Aardvark Pumping co-owner Keith Holland stands beside one of his company's septic tank pump trucks. With the help of the Small Business Development Center, Holland is working on an idea that could make his business more friendly to the environment.
Photo by Mark Quiner
Keith Holland, co-owner of Aardvark Pumping, aims to transform the septic pumping business into a state-of-the-art green revolution. And he knows that is no easy task.
The airport manager turned septic-pumping business owner knew when he decided to take over part of his parents' business there would be some challenges especially in transforming an industry. Holland said he was lucky to find the Kenai Peninsula Small Business Development Center.
The Small Business Development Center (SBDC) is a program that provides counseling, workshops and other resources to help people start or better run a small business. It is funded with federal and Kenai Peninsula Borough money.
There are more than 1,000 offices in the country, similar to the Kenai office, staffed by employees with an entrepreneurial background, said Mark Gregory, director of the peninsula's SBDC.
"They took a real interest in my project," Holland said.
After deciding to enter the world of business two years ago, Holland started calling around looking for people who could give him advice. After some one-on-one counseling sessions he discovered the SBDC was able to tailor their expertise and advice to fit his needs, Holland said.
His needs started with a vision. Since 2003, Holland has been working on bringing technology to the Kenai Peninsula that will make his business and others like it much more environmentally friendly.
Holland acknowledges that pumping septic tanks can be a nasty business. And neighbors do not want waste disposal sites in their backyard, he said. There is a history of citizen outcry regarding these sites, he said.
"We're trying to improve (septic pumping) with a greener process that is friendlier to the community and friendlier to its neighbors," he said.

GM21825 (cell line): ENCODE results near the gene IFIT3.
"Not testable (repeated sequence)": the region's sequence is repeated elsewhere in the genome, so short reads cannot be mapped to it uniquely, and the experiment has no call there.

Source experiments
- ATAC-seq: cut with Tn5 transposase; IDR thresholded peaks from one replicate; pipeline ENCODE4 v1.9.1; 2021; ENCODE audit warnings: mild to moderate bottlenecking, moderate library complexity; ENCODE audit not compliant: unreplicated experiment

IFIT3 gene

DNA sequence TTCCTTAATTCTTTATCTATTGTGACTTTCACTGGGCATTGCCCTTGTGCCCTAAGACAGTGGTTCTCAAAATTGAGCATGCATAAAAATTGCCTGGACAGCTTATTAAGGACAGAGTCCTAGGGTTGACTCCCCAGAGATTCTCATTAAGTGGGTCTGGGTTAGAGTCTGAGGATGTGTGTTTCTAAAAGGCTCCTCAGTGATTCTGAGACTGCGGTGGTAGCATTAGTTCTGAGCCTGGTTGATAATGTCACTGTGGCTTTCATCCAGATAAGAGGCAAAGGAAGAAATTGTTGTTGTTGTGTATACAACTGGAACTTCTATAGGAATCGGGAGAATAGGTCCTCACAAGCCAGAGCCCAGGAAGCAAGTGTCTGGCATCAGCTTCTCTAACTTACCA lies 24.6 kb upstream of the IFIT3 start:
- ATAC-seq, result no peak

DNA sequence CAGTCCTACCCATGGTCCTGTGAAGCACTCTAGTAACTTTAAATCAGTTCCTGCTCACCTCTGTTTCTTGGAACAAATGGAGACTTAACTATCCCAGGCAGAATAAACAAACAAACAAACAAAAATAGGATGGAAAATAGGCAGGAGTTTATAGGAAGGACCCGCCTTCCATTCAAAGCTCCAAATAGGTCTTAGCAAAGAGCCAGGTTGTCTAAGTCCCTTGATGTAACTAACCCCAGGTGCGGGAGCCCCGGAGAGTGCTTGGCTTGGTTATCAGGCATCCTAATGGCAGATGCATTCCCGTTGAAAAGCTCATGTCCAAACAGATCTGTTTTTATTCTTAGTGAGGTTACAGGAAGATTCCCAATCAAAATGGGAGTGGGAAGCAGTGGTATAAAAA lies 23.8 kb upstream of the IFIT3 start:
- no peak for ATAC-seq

Because it is still in the experimental stages, Holland does not want to release details on his project but said it very promising.
"It's very exciting," he said.
There were many obstacles when Holland took over the business. He did not have the proper contacts for what he aimed to accomplish, he said. The SBDC was able to connect him with the proper regulatory agencies.
In addition, they helped Holland find other business contacts who had similar goals or who could help him in other ways, he said.
Gregory said his organization is able to help with start-up operations as well as existing business owners. In addition to counseling sessions, they offer a variety of workshops on topics such as the basics of starting a business, he said.
There is interactive software available that gives sample business plans and various industry analysis that help prospective entrepreneurs lean about their industry, Gregory said, adding that this is only the beginning.
Gregory said the center has amassed a tremendous amount of information but has organized it in an easy to understand way. People can come to the center to find tools and answers to some of their questions, he said.
"This small business game is scary enough," he said. "People need hope."
For more information about services provided by the Small Business Development Center, call Bunny Kishaba at 714-2331.
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